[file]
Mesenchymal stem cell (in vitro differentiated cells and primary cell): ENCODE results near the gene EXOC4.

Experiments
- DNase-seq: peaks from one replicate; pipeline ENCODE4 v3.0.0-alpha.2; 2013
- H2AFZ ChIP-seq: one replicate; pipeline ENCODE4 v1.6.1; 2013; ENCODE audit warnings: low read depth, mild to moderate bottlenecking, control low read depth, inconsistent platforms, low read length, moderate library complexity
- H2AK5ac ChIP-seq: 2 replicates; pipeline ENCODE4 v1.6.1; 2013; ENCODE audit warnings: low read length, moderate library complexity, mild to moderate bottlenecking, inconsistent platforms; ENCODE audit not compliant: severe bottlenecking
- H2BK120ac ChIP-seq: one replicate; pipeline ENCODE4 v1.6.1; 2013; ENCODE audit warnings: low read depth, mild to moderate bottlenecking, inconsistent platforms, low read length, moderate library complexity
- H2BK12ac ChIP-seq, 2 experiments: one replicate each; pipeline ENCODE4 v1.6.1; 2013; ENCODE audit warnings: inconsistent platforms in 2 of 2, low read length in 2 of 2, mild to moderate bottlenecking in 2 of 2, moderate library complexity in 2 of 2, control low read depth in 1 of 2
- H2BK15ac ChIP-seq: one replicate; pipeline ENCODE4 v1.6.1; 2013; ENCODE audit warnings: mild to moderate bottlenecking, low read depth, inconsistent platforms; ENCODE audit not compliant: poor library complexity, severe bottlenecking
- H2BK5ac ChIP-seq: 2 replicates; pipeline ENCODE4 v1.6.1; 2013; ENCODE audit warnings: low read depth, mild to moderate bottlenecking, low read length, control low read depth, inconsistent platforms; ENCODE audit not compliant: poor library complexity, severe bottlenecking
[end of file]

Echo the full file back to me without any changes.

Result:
Mesenchymal stem cell (in vitro differentiated cells and primary cell): ENCODE results near the gene EXOC4.

Experiments
- DNase-seq: peaks from one replicate; pipeline ENCODE4 v3.0.0-alpha.2; 2013
- H2AFZ ChIP-seq: one replicate; pipeline ENCODE4 v1.6.1; 2013; ENCODE audit warnings: low read depth, mild to moderate bottlenecking, control low read depth, inconsistent platforms, low read length, moderate library complexity
- H2AK5ac ChIP-seq: 2 replicates; pipeline ENCODE4 v1.6.1; 2013; ENCODE audit warnings: low read length, moderate library complexity, mild to moderate bottlenecking, inconsistent platforms; ENCODE audit not compliant: severe bottlenecking
- H2BK120ac ChIP-seq: one replicate; pipeline ENCODE4 v1.6.1; 2013; ENCODE audit warnings: low read depth, mild to moderate bottlenecking, inconsistent platforms, low read length, moderate library complexity
- H2BK12ac ChIP-seq, 2 experiments: one replicate each; pipeline ENCODE4 v1.6.1; 2013; ENCODE audit warnings: inconsistent platforms in 2 of 2, low read length in 2 of 2, mild to moderate bottlenecking in 2 of 2, moderate library complexity in 2 of 2, control low read depth in 1 of 2
- H2BK15ac ChIP-seq: one replicate; pipeline ENCODE4 v1.6.1; 2013; ENCODE audit warnings: mild to moderate bottlenecking, low read depth, inconsistent platforms; ENCODE audit not compliant: poor library complexity, severe bottlenecking
- H2BK5ac ChIP-seq: 2 replicates; pipeline ENCODE4 v1.6.1; 2013; ENCODE audit warnings: low read depth, mild to moderate bottlenecking, low read length, control low read depth, inconsistent platforms; ENCODE audit not compliant: poor library complexity, severe bottlenecking